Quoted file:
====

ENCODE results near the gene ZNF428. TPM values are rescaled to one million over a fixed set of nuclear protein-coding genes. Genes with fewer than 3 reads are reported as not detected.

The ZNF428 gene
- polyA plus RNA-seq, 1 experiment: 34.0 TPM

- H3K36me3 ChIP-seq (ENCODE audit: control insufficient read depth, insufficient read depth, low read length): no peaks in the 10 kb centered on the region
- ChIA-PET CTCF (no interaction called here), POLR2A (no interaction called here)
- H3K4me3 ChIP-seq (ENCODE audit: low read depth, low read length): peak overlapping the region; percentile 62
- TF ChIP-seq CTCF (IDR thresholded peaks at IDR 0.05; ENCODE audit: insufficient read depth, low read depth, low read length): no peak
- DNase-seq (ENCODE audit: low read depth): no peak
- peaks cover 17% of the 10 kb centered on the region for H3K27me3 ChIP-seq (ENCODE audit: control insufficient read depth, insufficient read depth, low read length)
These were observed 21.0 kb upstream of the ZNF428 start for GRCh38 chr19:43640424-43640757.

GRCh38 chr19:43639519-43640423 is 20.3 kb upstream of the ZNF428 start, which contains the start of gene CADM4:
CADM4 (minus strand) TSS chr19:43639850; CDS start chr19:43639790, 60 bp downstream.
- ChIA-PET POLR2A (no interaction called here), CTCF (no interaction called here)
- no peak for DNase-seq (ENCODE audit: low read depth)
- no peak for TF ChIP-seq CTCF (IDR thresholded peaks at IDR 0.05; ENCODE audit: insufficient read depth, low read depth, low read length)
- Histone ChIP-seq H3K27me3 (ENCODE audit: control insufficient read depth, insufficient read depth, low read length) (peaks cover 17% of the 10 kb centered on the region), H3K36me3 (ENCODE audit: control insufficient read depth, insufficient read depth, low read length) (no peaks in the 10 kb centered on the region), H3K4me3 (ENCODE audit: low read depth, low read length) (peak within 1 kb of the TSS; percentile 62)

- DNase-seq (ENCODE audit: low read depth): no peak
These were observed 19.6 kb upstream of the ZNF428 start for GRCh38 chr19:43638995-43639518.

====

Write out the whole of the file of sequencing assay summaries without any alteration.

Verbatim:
ENCODE results near the gene ZNF428. TPM values are rescaled to one million over a fixed set of nuclear protein-coding genes. Genes with fewer than 3 reads are reported as not detected.

The ZNF428 gene
- polyA plus RNA-seq, 1 experiment: 34.0 TPM

- H3K36me3 ChIP-seq (ENCODE audit: control insufficient read depth, insufficient read depth, low read length): no peaks in the 10 kb centered on the region
- ChIA-PET CTCF (no interaction called here), POLR2A (no interaction called here)
- H3K4me3 ChIP-seq (ENCODE audit: low read depth, low read length): peak overlapping the region; percentile 62
- TF ChIP-seq CTCF (IDR thresholded peaks at IDR 0.05; ENCODE audit: insufficient read depth, low read depth, low read length): no peak
- DNase-seq (ENCODE audit: low read depth): no peak
- peaks cover 17% of the 10 kb centered on the region for H3K27me3 ChIP-seq (ENCODE audit: control insufficient read depth, insufficient read depth, low read length)
These were observed 21.0 kb upstream of the ZNF428 start for GRCh38 chr19:43640424-43640757.

GRCh38 chr19:43639519-43640423 is 20.3 kb upstream of the ZNF428 start, which contains the start of gene CADM4:
CADM4 (minus strand) TSS chr19:43639850; CDS start chr19:43639790, 60 bp downstream.
- ChIA-PET POLR2A (no interaction called here), CTCF (no interaction called here)
- no peak for DNase-seq (ENCODE audit: low read depth)
- no peak for TF ChIP-seq CTCF (IDR thresholded peaks at IDR 0.05; ENCODE audit: insufficient read depth, low read depth, low read length)
- Histone ChIP-seq H3K27me3 (ENCODE audit: control insufficient read depth, insufficient read depth, low read length) (peaks cover 17% of the 10 kb centered on the region), H3K36me3 (ENCODE audit: control insufficient read depth, insufficient read depth, low read length) (no peaks in the 10 kb centered on the region), H3K4me3 (ENCODE audit: low read depth, low read length) (peak within 1 kb of the TSS; percentile 62)

- DNase-seq (ENCODE audit: low read depth): no peak
These were observed 19.6 kb upstream of the ZNF428 start for GRCh38 chr19:43638995-43639518.